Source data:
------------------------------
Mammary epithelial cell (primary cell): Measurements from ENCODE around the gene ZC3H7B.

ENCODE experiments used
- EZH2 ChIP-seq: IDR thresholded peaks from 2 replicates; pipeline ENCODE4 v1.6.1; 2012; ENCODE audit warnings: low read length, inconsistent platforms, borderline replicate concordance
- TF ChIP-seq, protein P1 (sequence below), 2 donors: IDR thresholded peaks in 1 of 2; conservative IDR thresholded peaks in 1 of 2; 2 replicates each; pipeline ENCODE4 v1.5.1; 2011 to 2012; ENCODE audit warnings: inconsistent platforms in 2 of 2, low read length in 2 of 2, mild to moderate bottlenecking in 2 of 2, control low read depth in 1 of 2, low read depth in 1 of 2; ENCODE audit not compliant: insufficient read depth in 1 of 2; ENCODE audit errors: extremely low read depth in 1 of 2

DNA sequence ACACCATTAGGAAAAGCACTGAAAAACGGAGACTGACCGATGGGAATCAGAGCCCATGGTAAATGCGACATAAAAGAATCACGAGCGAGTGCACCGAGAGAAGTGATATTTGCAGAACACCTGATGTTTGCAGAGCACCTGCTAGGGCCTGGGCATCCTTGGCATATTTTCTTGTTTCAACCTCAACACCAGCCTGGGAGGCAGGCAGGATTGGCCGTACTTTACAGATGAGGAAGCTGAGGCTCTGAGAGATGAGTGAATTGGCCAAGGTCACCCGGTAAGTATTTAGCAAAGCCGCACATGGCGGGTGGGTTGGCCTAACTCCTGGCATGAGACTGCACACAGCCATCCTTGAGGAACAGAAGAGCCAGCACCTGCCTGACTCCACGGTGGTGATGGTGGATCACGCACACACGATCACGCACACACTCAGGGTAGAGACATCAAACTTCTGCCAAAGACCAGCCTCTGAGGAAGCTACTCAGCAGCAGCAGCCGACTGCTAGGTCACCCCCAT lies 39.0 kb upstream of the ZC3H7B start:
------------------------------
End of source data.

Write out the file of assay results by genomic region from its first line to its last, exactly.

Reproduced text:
Mammary epithelial cell (primary cell): Measurements from ENCODE around the gene ZC3H7B.

ENCODE experiments used
- EZH2 ChIP-seq: IDR thresholded peaks from 2 replicates; pipeline ENCODE4 v1.6.1; 2012; ENCODE audit warnings: low read length, inconsistent platforms, borderline replicate concordance
- TF ChIP-seq, protein P1 (sequence below), 2 donors: IDR thresholded peaks in 1 of 2; conservative IDR thresholded peaks in 1 of 2; 2 replicates each; pipeline ENCODE4 v1.5.1; 2011 to 2012; ENCODE audit warnings: inconsistent platforms in 2 of 2, low read length in 2 of 2, mild to moderate bottlenecking in 2 of 2, control low read depth in 1 of 2, low read depth in 1 of 2; ENCODE audit not compliant: insufficient read depth in 1 of 2; ENCODE audit errors: extremely low read depth in 1 of 2

DNA sequence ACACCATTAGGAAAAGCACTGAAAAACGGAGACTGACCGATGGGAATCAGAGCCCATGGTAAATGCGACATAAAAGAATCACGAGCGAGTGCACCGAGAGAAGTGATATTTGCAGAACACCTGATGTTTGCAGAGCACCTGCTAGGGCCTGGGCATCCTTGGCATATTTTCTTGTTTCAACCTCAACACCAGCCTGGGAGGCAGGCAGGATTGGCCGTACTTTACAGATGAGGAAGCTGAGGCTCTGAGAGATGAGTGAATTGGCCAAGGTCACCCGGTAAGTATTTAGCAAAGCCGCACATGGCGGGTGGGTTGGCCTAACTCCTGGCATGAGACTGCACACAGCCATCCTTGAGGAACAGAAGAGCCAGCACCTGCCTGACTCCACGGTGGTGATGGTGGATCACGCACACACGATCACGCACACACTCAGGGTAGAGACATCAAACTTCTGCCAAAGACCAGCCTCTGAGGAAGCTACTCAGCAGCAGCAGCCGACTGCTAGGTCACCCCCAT lies 39.0 kb upstream of the ZC3H7B start: